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01.12.2012 | Case report | Ausgabe 1/2012 Open Access

Journal of Medical Case Reports 1/2012

Remote cerebellar hemorrhage due to ventriculoperitoneal shunt in an infant: a case report

Zeitschrift:
Journal of Medical Case Reports > Ausgabe 1/2012
Autoren:
Rakan Bokhari, Saleh Baeesa
Wichtige Hinweise

Electronic supplementary material

The online version of this article (doi:10.​1186/​1752-1947-6-222) contains supplementary material, which is available to authorized users.

Competing interests

The authors declare that they have no competing interests.

Authors’ contributions

SB analyzed and interpreted the patient and radiologic data. RB performed the literature review and was a major contributor in writing the manuscript. Both authors read and approved the final manuscript.

Abstract

Introduction

Cerebellar hemorrhage remote from the operative site is an unpredictable and rare complication in neurosurgery, with reported rates of morbidity and mortality in the literature of 8.4% and 7.8%, respectively. The range of procedures associated with remote cerebellar hemorrhage is diverse and includes both supratentorial and spinal procedures that entail significant cerebral spinal fluid loss or resection of supratentorial content. We present here the first documented case of remote cerebellar hemorrhage after controlled supratentorial cerebral spinal fluid drainage by ventriculoperitoneal shunt, and discuss the proposed pathophysiology and treatment.

Case presentation

We present the case of a four-month-old Saudi Arabian male baby who presented with progressive symptoms and signs of congenital hydrocephalus. An uneventful ventriculoperitoneal shunting was performed with our patient recovering smoothly in the immediate postoperative period. On the next day, he had frequent episodes of vomiting and became lethargic. An urgent computed tomography scan of his brain revealed mild ventricular decompression and unexpected cerebellar hemorrhage. The infant was put under close observation, with marked spontaneous improvement over 48 hours and complete resolution of the hemorrhage on a follow-up computed tomography brain scan two weeks later. On regular outpatient visits at one, three and twelve months, he had no neurological deficit.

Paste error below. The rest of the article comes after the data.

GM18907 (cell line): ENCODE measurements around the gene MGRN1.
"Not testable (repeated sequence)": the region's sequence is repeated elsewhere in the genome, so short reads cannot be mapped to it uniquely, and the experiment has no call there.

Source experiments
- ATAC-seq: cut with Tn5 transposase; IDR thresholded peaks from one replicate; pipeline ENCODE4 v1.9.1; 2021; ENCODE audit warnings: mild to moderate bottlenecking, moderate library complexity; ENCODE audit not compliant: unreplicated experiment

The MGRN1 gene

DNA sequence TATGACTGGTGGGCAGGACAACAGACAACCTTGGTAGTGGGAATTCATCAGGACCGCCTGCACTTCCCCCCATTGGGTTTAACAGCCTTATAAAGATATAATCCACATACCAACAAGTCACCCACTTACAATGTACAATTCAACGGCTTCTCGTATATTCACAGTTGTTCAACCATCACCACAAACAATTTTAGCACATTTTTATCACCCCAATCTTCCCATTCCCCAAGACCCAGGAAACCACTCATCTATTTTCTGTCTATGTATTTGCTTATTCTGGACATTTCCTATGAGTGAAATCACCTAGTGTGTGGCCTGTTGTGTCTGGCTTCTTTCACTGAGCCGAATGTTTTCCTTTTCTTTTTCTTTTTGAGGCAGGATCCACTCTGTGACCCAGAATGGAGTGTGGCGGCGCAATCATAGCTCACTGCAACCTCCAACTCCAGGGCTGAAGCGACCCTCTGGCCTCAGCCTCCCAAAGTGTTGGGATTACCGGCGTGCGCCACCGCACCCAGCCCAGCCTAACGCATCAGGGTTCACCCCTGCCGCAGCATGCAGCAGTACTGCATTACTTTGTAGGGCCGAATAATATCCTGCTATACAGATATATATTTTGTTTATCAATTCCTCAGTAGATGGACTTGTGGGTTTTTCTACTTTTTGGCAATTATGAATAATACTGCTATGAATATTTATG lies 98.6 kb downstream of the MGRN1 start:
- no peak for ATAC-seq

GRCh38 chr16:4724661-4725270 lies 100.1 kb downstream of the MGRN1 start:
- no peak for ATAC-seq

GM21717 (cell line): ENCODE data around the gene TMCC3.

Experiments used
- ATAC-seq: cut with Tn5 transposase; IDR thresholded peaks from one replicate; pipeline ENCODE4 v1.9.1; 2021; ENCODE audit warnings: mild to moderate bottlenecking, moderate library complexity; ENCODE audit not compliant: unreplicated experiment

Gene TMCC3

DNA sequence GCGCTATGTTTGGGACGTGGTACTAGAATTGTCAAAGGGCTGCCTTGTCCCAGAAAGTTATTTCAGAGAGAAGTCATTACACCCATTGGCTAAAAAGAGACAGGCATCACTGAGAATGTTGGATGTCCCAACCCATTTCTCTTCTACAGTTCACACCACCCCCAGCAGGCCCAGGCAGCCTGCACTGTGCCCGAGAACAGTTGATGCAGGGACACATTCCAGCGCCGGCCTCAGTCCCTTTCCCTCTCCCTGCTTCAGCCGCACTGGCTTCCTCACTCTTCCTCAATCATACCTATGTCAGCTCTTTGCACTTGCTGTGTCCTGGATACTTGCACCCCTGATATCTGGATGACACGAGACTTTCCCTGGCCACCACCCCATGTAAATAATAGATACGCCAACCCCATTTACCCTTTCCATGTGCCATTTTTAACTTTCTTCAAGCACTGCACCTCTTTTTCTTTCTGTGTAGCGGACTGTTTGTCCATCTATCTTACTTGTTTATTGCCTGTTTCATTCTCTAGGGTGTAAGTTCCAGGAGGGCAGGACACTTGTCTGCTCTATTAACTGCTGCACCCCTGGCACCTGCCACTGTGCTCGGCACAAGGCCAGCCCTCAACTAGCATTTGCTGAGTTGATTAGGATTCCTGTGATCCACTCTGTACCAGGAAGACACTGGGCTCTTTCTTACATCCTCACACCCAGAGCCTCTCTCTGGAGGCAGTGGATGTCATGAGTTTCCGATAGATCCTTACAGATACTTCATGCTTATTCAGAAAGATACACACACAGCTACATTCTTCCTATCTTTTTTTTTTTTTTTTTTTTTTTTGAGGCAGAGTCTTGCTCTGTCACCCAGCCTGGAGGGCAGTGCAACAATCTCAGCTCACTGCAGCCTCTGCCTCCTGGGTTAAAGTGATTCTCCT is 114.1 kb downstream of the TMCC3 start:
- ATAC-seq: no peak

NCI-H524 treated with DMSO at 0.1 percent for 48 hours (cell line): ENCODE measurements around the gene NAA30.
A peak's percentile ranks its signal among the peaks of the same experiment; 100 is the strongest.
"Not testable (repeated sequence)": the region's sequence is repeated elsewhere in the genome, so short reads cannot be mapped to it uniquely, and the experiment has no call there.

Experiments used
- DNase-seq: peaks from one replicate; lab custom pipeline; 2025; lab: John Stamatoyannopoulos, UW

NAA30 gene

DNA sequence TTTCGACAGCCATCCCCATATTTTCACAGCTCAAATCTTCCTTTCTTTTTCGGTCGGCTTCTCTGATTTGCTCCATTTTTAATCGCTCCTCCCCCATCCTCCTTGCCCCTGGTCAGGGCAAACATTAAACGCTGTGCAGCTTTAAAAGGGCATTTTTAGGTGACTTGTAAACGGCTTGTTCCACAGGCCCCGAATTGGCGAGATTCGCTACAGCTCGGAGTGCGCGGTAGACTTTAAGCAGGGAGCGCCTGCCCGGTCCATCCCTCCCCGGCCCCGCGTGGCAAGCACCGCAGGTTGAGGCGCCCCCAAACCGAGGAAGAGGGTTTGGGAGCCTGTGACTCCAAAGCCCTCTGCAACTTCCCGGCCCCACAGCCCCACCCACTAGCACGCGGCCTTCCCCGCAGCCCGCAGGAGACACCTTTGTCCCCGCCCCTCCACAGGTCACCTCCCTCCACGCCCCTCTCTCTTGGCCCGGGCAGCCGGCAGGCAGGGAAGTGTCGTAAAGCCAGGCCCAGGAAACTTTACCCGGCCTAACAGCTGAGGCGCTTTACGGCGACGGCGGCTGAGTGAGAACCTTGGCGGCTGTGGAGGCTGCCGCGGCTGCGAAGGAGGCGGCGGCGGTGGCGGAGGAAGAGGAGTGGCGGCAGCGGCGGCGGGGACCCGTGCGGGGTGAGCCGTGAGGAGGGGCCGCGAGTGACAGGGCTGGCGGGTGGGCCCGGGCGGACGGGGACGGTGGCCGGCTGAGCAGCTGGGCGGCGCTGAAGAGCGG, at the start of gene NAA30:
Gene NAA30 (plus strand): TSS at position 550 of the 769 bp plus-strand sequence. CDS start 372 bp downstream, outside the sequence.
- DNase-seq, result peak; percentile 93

Conclusion

Remote cerebellar hemorrhage is a complication that remains enigmatic in terms of both the underlying mechanism and clinical behavior. Our case revealed that the risk factors identified in the literature are not sufficient in predicting patients at risk of developing remote cerebellar hemorrhage. Our report also adds to the growing body of evidence challenging the currently accepted hypothesis explaining the pathomechanism of remote cerebellar hemorrhage. It thereby remains an unpredictable hazard that requires further study and increased awareness, as many cases in the literature are incidental findings.

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Zusatzmaterial
Authors’ original file for figure 1
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Authors’ original file for figure 2
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Authors’ original file for figure 7
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Authors’ original file for figure 8
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Literatur
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